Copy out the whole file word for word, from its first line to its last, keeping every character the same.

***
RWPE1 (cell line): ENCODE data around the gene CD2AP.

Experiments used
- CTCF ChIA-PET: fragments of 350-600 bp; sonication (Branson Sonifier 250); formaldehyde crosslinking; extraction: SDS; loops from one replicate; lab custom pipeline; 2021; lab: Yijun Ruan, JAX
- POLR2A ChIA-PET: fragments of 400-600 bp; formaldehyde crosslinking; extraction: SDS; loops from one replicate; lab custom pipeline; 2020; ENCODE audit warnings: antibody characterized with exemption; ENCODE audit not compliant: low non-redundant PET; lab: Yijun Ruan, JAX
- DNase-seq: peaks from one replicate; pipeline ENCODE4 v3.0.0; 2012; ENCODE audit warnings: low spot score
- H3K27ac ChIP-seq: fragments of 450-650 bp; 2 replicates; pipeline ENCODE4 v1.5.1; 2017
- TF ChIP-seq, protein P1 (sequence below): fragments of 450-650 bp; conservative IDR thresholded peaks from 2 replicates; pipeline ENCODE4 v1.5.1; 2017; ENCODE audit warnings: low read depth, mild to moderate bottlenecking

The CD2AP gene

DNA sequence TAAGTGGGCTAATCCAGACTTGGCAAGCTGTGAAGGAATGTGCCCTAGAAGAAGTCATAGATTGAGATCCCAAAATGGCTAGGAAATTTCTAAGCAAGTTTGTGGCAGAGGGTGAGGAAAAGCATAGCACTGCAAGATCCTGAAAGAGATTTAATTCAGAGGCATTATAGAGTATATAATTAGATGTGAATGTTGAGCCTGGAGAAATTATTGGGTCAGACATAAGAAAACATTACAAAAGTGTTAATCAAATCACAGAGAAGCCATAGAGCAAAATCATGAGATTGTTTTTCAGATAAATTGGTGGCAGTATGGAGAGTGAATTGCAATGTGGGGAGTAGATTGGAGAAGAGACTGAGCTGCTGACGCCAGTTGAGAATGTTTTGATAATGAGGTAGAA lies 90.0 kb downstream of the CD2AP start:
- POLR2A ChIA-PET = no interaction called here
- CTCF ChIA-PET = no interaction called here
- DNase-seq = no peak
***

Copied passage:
RWPE1 (cell line): ENCODE data around the gene CD2AP.

Experiments used
- CTCF ChIA-PET: fragments of 350-600 bp; sonication (Branson Sonifier 250); formaldehyde crosslinking; extraction: SDS; loops from one replicate; lab custom pipeline; 2021; lab: Yijun Ruan, JAX
- POLR2A ChIA-PET: fragments of 400-600 bp; formaldehyde crosslinking; extraction: SDS; loops from one replicate; lab custom pipeline; 2020; ENCODE audit warnings: antibody characterized with exemption; ENCODE audit not compliant: low non-redundant PET; lab: Yijun Ruan, JAX
- DNase-seq: peaks from one replicate; pipeline ENCODE4 v3.0.0; 2012; ENCODE audit warnings: low spot score
- H3K27ac ChIP-seq: fragments of 450-650 bp; 2 replicates; pipeline ENCODE4 v1.5.1; 2017
- TF ChIP-seq, protein P1 (sequence below): fragments of 450-650 bp; conservative IDR thresholded peaks from 2 replicates; pipeline ENCODE4 v1.5.1; 2017; ENCODE audit warnings: low read depth, mild to moderate bottlenecking

The CD2AP gene

DNA sequence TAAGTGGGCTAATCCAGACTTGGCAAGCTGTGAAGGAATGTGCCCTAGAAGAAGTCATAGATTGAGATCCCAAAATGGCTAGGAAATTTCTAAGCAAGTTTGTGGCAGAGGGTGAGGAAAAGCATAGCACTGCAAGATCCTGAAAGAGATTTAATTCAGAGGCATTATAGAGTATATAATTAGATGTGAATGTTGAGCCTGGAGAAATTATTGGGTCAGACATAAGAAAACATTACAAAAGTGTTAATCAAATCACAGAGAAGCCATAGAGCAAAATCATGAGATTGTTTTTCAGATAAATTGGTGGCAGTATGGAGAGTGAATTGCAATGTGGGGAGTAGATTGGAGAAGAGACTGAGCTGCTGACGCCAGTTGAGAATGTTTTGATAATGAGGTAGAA lies 90.0 kb downstream of the CD2AP start:
- POLR2A ChIA-PET = no interaction called here
- CTCF ChIA-PET = no interaction called here
- DNase-seq = no peak